Churches: The First Baptist Church

Chapter 22 -- Part 1

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[Photograph courtesy David F. Colt Jr., and was not in original Randall book.]

The first legal meeting of the First Baptist Church of Hampton was held on July 17, 1817, following its incorporation earlier that year. Originally called the First Baptist Society, incorporators bear names familiar to Hampton residents: John Dearborn, Philip Towle, Abraham Marston, Amos Towle, Jr., Joshua Lane, Joseph Mace, Abner Mace, Samuel Brown, Samuel Nudd, Willard Emery, and James Tuxbury. Joshua Lane was elected the first clerk of the society. On October 16, 1819, twenty-four persons meeting at the home of Joshua Lane subscribed to a constitution and became the first church members. It is interesting to note that persons who were members of the society were not necessarily members of the church. The two groups existed and functioned side by side. The First Baptist Society handled financial affairs and the First Baptist Church concerned itself with the specific ministry tasks of the faith, the care of persons, and the calling of pastors. Persons could be members of one or both groups. This two-track system does not exist today.

The present church building site was purchased in 1834. By October of that year, a meetinghouse for worship was erected. The original building measured 40 feet by 48 feet. In 1839 the building was enlarged and a tower added. In 1852 the land for the parsonage was purchased, and two years later a two-story dwelling and a stable were erected. The Reverend William Rogers, his wife, and nine daughters were the first to occupy the parsonage.

One of the most distinguished pastors of the early era of the church was the Reverend Dr. DeWitt C. Durgin, whose term of 12 years of service remains the longest of any minister of the church. He served from 1858 through 1870. At one time he was principal of Hampton Academy and represented the town in the New Hampshire Legislature. Later he became president of Hillsdale College in Michigan and was awarded a doctor of divinity degree from Bates College.

The desirability of having a vestry was first discussed in 1867. It was not until 1878 that the dream was fulfilled. In that year it was voted to move the horse sheds to the rear of the lot, move the meetinghouse back 45 feet, raise the building, and erect a vestry beneath it. An extensive remodeling project of $3,100 was undertaken in 1886, including reroofing, replastering, installation of furnaces, a new chimney, removal of old pews, and the installation of more modern ones. The First Baptist Meetinghouse was rededicated on November 11, 1886.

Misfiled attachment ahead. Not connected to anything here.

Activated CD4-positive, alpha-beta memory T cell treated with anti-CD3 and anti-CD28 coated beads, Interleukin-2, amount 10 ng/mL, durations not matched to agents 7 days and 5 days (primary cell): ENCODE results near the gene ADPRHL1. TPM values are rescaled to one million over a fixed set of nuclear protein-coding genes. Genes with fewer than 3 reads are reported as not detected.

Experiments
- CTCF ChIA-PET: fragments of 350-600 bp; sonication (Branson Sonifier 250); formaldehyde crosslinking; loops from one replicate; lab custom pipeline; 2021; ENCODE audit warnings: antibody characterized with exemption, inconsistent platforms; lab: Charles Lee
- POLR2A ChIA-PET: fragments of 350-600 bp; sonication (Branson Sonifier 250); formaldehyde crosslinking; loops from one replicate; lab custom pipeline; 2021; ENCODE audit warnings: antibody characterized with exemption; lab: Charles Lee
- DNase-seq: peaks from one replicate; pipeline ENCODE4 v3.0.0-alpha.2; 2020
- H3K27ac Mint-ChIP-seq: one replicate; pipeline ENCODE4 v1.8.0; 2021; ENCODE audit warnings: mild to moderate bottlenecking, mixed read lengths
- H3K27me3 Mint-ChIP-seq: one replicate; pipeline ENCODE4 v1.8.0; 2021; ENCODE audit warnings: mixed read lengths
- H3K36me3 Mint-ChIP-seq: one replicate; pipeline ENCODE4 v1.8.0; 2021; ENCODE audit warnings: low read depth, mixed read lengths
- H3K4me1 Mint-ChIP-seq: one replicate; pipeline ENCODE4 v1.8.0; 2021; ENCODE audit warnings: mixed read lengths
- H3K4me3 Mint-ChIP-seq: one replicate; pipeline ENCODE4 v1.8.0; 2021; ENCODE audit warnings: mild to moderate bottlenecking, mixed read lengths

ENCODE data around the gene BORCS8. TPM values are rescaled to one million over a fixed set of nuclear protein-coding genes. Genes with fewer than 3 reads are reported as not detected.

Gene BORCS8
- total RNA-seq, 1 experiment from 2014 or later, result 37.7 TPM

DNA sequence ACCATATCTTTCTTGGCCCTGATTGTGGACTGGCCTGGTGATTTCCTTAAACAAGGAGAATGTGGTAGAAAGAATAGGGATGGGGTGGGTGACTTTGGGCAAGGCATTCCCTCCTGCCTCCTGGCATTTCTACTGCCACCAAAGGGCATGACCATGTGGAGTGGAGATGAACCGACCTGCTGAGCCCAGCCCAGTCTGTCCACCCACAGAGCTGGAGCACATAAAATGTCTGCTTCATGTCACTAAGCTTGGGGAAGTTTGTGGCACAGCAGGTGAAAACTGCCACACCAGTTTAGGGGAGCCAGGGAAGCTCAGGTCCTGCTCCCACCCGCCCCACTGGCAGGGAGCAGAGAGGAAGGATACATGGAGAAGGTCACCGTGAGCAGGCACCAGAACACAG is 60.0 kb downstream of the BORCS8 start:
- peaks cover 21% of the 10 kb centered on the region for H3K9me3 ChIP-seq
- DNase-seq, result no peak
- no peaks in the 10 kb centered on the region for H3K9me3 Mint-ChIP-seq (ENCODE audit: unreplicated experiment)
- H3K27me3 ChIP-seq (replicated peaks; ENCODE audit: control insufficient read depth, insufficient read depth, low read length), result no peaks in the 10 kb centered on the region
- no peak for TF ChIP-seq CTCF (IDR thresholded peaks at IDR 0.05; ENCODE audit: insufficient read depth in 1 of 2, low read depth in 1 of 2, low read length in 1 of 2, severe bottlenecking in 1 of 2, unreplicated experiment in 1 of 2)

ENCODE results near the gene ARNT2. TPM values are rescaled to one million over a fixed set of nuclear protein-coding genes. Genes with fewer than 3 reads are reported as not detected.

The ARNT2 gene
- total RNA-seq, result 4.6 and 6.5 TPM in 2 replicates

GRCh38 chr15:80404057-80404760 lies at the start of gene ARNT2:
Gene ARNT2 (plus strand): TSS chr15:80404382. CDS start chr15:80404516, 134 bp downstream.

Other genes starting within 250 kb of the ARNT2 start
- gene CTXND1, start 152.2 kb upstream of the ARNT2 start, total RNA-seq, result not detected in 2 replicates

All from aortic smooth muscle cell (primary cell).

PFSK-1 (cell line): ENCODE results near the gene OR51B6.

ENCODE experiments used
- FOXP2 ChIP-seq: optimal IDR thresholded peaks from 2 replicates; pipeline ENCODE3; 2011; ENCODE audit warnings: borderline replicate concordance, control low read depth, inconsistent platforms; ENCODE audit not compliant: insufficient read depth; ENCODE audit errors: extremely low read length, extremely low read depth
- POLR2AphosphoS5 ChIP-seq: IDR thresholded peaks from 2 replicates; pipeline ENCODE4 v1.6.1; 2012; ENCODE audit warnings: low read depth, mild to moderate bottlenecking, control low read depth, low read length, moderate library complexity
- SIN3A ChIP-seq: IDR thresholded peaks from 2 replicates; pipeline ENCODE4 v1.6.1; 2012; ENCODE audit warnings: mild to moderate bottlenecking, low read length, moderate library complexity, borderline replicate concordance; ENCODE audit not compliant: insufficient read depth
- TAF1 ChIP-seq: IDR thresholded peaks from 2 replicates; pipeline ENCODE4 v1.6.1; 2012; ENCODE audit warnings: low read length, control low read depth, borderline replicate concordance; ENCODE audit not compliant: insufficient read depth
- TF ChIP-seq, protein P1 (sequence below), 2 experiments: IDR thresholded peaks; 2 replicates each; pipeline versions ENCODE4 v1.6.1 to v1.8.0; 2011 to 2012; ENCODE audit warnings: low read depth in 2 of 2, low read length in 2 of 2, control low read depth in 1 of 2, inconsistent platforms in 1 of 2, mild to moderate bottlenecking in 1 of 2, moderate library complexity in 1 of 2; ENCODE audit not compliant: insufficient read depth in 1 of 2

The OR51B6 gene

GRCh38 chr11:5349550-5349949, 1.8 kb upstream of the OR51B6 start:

After the turn of the century, another distinguished pastor effected significant growth in the church. The Reverend Frederick H. Buker served from 1916 through 1922. During his years of service, 40 new members were added to the fellowship. The 100th anniversary of the society was celebrated with five days of activities, including a special musical program, a picnic, and special dinners.

Other pastors of note included the Reverend Harley Nelson (1931-33), who was effective with ministry to youth and who led them in several church dramas. Under the Reverend R. W. E. DeWoIf (1937-39), there was a substantial increase in membership. At that time the Loyal Workers, the women's organization of the church, started an organ fund. The organ was installed and dedicated on September 24, 1940.

In 1962 it was voted that the society be dissolved and view all functions financial as well as pastoral, as ministries of the church. While the First Baptist Church has never had a consistentiy large congregation, its members have maintained a strong witness in the community.

Ministers of First Baptist Church

Through the history of the church there were certain periods when no full-time pastor was in residence. This was due to interim situations or the fact that the church simply relied on the services of transient preachers to conduct Sunday worship. The list below represents those called to serve as pastor since 1889.

 -—Reverend Dr. Peter E. Roussaki
Rev. W. A. Tucker
Rev. F. Schermerhorn
Rev. D. H. Adams
Rev. G. 0. Wiggin
Rev.S. D.Church
Rev. G. G. Waterman
Rev. W. Lincoln Phillips
Rev. J. L. Smith
Rev. Frederick H. Buker
Rev. Bernard Christopher
Rev. Edward E. Eno
Rev. Philip A. Gordon
Rev. Harley P. Nelson
Rev. Earl W. Douglas
Rev. R. W. E.DeWolfe
Rev. Lloyd M. Perrigo
Rev. Lincoln Atwood Smith
Rev. Lee L. Burton
Rev. John Watson
Rev. Walter Oddy
Rev. I. Holland Maughan
Rev. Thomas Raisner
Rev. Paul Hazlett
Rev. John Scruton
Rev. David Garland
Rev. Dean Kennedy
Rev. Andy Magnusson
Rev. Dr. Peter E. Roussaki
Rev. Donna Hailson
Rev. John Pearson
Rev. MaryBeth Ellis
Rev. Dr. Wilbert Gough
Rev. Christopher Underation
[Note: Some of the above short-term ministries were those of seminary students serving part time. Upon graduation these students would take full-time positions. The Rev. John Watson was an experienced and excellent minister but during much of his stay he was incapacitated by a heart conditon and he called in Mr. Vaugh Overman to perform most of his duties. Overman was a very popular and effective assistant pastor.
[The last five pastors' names were not in the original book.]
Baptist Church
From a glass plate found by David F. Colt, Jr. in 1960 in the attic of Lewis and Mary (Toppan) Clark. Photo was probably taken in the 1890's perhaps before the street car tracks were laid. Ads on pole say Magic Yeast and The Irwin, My Cigar. [Photograph courtesy David F. Colt Jr., and was not in original Randall book.]
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